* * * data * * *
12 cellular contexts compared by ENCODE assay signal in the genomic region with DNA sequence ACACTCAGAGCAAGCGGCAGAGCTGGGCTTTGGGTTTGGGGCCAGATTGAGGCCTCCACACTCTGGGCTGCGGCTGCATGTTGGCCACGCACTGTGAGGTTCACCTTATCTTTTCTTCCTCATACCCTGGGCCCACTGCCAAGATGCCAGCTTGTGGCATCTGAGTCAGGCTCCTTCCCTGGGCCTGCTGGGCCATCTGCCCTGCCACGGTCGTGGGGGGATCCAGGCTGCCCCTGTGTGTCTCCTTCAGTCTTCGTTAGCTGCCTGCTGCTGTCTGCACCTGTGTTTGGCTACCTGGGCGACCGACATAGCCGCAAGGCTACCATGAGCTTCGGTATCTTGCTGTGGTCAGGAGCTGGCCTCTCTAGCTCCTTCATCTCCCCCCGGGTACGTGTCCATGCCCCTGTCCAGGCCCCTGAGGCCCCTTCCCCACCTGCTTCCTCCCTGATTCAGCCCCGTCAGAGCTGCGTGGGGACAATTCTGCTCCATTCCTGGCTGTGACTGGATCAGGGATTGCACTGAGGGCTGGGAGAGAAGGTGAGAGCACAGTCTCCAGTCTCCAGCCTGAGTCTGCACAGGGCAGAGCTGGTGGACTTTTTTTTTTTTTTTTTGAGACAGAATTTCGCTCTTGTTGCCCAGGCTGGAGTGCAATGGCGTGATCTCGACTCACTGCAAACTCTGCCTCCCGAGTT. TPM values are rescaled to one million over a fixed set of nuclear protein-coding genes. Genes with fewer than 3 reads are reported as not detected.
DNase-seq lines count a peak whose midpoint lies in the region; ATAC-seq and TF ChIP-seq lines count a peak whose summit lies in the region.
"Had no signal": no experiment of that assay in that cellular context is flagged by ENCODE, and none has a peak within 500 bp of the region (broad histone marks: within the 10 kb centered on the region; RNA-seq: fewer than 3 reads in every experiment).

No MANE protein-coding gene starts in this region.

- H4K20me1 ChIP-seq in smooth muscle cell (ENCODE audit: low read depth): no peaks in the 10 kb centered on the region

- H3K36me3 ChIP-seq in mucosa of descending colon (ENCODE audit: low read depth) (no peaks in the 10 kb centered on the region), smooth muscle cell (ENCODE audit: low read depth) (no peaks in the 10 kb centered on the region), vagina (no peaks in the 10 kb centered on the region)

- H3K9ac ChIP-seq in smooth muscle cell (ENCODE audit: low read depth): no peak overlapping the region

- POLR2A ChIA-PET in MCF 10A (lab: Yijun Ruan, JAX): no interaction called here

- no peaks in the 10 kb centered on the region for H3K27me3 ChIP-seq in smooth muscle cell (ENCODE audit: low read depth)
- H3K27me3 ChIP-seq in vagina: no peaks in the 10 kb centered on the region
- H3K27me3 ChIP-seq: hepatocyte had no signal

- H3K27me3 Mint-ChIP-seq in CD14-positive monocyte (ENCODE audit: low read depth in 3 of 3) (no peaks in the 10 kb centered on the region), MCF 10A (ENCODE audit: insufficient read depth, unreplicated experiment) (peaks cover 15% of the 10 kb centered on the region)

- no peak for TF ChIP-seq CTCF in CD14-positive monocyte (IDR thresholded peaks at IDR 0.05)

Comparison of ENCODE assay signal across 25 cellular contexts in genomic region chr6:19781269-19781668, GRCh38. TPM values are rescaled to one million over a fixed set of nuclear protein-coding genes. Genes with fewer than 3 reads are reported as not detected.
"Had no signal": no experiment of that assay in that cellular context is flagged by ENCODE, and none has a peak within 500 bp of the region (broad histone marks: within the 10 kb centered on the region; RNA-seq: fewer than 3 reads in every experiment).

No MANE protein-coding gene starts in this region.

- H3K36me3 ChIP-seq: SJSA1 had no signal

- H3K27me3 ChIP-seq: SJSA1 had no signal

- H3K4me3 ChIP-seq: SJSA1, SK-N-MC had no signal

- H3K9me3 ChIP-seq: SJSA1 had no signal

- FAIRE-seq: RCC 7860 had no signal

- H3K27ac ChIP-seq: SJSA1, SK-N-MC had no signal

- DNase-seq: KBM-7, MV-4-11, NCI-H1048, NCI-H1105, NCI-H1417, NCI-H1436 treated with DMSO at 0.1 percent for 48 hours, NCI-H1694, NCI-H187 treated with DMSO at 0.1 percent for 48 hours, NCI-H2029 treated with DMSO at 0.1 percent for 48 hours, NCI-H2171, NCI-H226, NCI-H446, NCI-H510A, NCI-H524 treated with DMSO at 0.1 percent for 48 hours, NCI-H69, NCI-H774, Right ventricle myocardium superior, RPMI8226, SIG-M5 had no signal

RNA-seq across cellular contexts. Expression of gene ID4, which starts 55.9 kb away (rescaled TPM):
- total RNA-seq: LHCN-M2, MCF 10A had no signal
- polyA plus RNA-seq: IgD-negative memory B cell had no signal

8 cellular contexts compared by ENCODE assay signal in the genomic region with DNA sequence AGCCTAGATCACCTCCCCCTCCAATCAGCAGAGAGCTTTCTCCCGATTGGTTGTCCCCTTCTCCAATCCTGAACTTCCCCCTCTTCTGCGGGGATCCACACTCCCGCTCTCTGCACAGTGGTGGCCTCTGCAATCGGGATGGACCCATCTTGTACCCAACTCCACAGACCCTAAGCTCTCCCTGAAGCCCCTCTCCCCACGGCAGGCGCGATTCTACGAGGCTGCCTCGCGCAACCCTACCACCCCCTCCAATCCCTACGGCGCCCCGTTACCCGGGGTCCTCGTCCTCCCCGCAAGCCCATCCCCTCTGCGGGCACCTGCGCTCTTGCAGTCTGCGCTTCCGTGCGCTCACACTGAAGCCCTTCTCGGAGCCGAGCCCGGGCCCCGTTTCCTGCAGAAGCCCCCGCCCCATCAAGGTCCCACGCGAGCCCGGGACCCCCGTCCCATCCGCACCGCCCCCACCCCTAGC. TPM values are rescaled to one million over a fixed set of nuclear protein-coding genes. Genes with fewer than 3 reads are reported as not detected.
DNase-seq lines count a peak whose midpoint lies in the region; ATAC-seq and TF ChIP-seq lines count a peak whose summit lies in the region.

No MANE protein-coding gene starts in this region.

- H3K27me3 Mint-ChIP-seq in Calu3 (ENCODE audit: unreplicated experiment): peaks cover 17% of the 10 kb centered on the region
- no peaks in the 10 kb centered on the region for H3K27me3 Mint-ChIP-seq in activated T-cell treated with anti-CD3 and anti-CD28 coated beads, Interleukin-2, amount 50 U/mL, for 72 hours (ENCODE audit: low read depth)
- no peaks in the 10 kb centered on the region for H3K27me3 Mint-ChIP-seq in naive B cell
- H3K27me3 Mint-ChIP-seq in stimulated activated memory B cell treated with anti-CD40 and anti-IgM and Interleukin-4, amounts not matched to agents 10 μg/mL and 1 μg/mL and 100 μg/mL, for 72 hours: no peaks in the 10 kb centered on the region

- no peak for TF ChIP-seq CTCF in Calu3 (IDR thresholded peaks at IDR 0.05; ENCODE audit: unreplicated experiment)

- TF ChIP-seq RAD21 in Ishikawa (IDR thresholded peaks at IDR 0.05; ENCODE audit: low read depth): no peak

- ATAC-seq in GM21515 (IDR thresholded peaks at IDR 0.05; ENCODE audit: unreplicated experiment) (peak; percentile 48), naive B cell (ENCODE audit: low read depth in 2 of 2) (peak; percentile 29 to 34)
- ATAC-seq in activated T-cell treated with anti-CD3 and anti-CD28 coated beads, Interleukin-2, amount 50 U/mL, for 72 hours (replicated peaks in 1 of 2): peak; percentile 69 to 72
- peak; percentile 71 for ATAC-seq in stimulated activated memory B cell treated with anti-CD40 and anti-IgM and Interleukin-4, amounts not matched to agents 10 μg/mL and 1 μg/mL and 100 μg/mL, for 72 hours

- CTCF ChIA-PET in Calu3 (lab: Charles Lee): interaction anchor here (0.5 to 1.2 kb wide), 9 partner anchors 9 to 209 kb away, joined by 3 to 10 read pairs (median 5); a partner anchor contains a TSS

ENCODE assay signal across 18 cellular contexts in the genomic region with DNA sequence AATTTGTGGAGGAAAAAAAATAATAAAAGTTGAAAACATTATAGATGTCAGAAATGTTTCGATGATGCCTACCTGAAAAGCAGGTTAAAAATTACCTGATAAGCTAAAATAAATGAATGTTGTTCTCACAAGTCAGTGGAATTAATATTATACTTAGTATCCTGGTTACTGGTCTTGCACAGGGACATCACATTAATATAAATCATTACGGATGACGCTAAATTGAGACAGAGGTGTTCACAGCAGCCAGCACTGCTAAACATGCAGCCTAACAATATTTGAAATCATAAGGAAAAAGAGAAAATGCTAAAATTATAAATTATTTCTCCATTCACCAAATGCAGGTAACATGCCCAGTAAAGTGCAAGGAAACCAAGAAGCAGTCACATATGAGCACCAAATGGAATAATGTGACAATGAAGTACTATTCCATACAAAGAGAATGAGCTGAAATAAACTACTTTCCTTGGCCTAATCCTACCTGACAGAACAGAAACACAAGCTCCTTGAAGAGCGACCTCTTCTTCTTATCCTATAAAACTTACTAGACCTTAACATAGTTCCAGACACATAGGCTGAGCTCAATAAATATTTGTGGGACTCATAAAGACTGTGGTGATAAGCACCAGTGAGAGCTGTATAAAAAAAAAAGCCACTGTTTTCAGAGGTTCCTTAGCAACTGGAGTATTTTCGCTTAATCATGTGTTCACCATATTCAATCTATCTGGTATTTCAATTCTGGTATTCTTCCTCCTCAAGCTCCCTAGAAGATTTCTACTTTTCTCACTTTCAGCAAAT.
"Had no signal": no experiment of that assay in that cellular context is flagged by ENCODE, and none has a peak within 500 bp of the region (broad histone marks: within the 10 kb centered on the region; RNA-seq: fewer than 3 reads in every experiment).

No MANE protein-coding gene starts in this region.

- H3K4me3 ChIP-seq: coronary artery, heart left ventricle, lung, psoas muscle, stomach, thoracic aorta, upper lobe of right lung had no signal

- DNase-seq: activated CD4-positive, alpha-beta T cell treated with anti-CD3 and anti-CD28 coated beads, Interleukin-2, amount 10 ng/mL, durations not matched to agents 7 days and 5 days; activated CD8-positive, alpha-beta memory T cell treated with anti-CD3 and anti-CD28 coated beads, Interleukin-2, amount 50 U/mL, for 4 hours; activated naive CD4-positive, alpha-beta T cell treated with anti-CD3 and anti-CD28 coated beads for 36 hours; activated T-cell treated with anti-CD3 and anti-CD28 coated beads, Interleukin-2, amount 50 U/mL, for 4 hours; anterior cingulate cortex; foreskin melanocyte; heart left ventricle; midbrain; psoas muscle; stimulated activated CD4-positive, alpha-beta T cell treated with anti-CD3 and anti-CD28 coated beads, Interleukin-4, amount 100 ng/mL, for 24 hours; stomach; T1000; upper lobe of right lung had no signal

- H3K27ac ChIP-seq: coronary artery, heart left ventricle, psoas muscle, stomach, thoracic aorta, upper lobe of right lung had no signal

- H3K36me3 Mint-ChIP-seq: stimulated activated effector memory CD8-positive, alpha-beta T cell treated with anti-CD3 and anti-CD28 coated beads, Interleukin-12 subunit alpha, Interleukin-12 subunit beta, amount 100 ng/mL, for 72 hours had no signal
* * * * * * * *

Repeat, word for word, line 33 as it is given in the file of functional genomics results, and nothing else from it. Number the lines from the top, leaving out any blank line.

- H3K27me3 Mint-ChIP-seq in stimulated activated memory B cell treated with anti-CD40 and anti-IgM and Interleukin-4, amounts not matched to agents 10 μg/mL and 1 μg/mL and 100 μg/mL, for 72 hours: no peaks in the 10 kb centered on the region